Our other Marcella (Raimondo) first contacted me from the University of Michigan where she was finishing her Masters in Psychology also focusing on Eating Disorders. She requested several Kate posters to hang around campus. After graduating and moving to the Bay Area she looked us up. Looking for a full time job in the area of public health, Marcella makes contacts wherever she goes. She appeared in an MTV special and was made an instant celebrity at an Eating Disorders Awareness seminar when she mentioned she was from About-Face.

We received a much needed shot of energy from Margaret Banda. She arrived after the article about our website appeared in Wired Magazine. “I’m friends with the guy who wrote that,” she told us. “I heard about you a long time ago and have been meaning to get in touch. I want to be involved.” She came with ideas, dedication and a hip sense of style, often wearing silver polish on her fingers and toes.

Many other women have made an impression worth mentioning. Emmy Rallapalli and Sumi Das are two 25 year olds who produced and hosted their own radio show called Escencia at San Jose State for three years. I was on the show twice as a guest and was so impressed with their presence, competence and resourcefulness. Both times, Sumi interviewed me on the air while Emmy was behind the controls running the radio show, interspersing the taped news clips and music with the live interview. I continue to be blown away by these two! What faith they give me for the future!

Barbara Barnes called me after seeing one of the Kate Moss posters on a construction site. Working as a health fitness coordinator at the YMCA, she had started giving classes about how to be fit and healthy without necessarily losing weight. Quite the radical concept for a health club! I’ve seen Barbara speak on several occasions and always learn something new about the versatility of our bodies while enjoying her wonderful raspy voice.

I met Lynn Gordon when I was on a date with an acquaintance of hers. I didn’t see the man again, but Lynn and I found an allegiance. She has been such an inspiration to me because she is my age and so confident, professional and successful in her own business. And she loans About-Face her most awesome work space for our meetings. This has been an immeasurable gift to us.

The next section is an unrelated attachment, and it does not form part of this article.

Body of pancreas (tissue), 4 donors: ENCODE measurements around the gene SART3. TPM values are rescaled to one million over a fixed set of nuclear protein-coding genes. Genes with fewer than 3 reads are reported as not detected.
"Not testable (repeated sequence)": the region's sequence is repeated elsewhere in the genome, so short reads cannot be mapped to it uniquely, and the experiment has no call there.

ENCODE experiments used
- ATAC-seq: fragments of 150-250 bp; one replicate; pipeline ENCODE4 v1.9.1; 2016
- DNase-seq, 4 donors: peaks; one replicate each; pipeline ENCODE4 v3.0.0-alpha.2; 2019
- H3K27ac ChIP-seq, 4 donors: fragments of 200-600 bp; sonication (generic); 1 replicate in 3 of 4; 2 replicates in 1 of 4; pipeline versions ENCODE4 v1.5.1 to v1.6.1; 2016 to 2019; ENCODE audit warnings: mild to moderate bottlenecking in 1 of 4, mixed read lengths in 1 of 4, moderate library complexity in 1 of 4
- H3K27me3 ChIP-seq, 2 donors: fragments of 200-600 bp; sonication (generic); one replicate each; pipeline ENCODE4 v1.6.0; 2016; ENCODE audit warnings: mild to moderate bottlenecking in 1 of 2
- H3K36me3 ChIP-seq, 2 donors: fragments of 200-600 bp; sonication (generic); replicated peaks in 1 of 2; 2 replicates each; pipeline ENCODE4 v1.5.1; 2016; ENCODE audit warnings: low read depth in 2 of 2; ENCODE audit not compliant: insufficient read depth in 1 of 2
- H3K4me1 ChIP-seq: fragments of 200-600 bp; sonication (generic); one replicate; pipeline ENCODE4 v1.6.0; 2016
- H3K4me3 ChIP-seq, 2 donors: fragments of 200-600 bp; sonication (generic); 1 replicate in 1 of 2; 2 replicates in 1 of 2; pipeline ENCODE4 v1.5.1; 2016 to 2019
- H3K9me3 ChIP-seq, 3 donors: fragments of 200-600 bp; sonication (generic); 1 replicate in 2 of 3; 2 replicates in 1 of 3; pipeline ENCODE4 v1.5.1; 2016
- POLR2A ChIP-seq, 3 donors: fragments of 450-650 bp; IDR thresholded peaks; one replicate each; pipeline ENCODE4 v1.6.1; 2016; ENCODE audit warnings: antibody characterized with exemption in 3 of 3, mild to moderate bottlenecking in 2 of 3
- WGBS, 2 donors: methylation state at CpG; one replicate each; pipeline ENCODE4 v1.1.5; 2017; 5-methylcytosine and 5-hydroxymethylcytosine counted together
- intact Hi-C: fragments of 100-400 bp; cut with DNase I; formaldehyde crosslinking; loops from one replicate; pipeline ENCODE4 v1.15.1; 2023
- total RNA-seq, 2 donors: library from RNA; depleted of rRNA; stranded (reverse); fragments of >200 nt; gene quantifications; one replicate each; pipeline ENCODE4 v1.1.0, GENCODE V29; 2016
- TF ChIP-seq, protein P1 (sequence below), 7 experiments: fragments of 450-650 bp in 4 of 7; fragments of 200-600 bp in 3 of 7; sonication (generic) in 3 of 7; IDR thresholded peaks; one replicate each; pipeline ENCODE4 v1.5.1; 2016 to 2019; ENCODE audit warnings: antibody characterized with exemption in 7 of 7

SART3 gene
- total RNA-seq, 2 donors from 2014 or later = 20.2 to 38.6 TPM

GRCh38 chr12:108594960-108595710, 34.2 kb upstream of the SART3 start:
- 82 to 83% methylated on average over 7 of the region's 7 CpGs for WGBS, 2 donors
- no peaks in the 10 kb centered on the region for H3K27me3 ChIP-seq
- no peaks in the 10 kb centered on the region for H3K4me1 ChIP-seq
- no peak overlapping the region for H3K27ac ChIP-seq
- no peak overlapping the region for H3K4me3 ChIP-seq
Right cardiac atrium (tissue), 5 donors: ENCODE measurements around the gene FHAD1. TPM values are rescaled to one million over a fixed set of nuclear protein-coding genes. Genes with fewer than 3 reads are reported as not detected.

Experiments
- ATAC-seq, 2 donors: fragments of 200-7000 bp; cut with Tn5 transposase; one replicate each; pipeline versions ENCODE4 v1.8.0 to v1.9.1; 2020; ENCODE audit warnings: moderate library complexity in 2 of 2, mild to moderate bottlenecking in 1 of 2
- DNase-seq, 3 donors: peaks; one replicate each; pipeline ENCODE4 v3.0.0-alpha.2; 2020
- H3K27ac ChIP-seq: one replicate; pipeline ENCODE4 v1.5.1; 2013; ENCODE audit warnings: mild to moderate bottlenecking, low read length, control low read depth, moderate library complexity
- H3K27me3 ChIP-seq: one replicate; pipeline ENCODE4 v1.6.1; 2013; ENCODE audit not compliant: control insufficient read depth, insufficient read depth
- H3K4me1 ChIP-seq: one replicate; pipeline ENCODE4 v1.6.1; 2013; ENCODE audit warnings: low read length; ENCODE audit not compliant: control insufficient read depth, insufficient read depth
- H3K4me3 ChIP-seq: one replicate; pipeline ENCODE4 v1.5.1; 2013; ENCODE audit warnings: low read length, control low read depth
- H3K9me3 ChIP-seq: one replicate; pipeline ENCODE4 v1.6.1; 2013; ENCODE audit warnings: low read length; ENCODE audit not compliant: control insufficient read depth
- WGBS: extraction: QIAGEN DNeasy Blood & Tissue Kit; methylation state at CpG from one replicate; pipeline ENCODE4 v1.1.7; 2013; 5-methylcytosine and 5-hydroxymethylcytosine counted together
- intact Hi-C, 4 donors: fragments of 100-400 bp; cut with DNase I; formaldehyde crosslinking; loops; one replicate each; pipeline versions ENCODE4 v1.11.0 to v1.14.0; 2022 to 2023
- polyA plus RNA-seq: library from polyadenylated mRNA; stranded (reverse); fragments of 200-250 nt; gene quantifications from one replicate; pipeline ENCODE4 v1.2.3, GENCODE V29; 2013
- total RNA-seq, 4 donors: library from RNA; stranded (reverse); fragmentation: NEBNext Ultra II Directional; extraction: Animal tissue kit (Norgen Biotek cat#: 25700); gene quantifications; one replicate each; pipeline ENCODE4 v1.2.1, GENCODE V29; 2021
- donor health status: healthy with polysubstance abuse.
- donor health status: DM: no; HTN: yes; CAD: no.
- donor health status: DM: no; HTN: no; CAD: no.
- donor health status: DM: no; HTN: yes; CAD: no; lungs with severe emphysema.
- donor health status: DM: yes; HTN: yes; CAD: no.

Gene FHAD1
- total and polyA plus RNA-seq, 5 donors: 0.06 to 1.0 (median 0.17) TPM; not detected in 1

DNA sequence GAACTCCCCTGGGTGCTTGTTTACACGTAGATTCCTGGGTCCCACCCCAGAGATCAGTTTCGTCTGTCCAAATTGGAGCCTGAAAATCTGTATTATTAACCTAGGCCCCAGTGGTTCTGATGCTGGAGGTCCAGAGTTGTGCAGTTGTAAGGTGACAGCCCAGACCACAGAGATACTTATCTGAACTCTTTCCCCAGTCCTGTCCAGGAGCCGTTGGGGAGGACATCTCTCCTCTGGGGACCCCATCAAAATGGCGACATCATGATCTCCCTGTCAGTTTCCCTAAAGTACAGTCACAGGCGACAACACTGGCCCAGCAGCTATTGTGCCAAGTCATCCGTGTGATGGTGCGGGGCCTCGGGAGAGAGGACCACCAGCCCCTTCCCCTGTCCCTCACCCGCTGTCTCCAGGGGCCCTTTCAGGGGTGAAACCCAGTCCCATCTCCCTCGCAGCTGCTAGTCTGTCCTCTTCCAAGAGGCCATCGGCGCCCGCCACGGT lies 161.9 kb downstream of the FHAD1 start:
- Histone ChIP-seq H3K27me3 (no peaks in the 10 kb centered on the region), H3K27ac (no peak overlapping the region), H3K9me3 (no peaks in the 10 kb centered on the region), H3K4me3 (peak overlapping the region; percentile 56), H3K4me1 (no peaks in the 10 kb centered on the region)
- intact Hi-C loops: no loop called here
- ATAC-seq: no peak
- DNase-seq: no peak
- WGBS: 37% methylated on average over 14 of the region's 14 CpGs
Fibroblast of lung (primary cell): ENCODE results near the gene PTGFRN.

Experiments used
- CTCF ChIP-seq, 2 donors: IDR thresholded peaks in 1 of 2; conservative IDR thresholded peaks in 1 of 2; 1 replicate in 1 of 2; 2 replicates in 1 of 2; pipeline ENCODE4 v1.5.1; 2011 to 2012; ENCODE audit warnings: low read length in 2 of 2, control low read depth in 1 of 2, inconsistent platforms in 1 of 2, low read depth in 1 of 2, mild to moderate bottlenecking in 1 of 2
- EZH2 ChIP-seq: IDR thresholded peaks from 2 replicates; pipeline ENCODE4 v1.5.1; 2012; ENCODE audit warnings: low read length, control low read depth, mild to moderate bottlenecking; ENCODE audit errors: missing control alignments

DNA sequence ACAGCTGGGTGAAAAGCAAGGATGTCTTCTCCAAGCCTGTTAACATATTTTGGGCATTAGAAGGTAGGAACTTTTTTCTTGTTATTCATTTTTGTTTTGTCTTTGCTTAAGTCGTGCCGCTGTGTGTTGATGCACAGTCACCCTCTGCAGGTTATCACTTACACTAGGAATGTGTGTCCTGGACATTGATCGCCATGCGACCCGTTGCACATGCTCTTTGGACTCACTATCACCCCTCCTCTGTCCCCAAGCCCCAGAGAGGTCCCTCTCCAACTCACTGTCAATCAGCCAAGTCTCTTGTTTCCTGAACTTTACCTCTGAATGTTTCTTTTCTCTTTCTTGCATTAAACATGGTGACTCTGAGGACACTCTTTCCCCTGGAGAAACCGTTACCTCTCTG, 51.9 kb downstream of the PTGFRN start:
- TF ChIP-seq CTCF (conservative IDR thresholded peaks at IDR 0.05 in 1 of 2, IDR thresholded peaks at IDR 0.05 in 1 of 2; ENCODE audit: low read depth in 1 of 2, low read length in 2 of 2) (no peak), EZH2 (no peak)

Connie Sobczak and I were both guests on Escencia. We didn’t meet in person until after we had exchanged several emails and many personal stories. We found connections with each other all over the place. We would write to talk about her project The Body Positive and About-Face and suddenly the notes would have all these shared stories and thoughts. We have a remarkable amount in common both in our life experiences and in our approach and dedication to the issues of young women and body image.

Barbara Hanscome and I have been coworkers for several years, but it was at a coworker’s birthday gathering that she, her boyfriend Matt Mumper and I brainstormed over Martinis about all the ways the issues of body image and teen girls’ self-esteem can be addressed. “We should make a video!” we decided and ordered another round. I adore my new alliance with them. They are encouraging, supportive, creative and smart. And fun too!

Other fabulous gals include Katie Cooney, the photographer who I met as we waited eagerly to hear Gloria Steinem speak; Helen Grieco and Joslyn Grieve who honored me by including me in their video for N.O.W., Elizabeth Scott of Beyond Hunger, Marilyn Wann, editor of Fat?so!, Lisa Jervis, editor of Bitch, Jane Bogart at NYU Health Services, Janice at minxmag.com, Julia Ross of Recovery Systems, Kathy DeMaggio, Shannon Brueckner, Hanna Hurley, Jill Dupont, Theresa O’Neil, Donna Raskin, Mary Madden, Garine and Nayiree Roubinian and Juliette Page.

This is a thank you to all of them for their help, their support and for being positive role models to me. If About-Face were to never take another step forward, this would still have been worth doing; to have affected the number of parents and teachers and young women that we have – and more selfishly and unexpectedly, for the ways all these tremendous women have affected me.

 

Kathy Bruin is the founder of About-Face.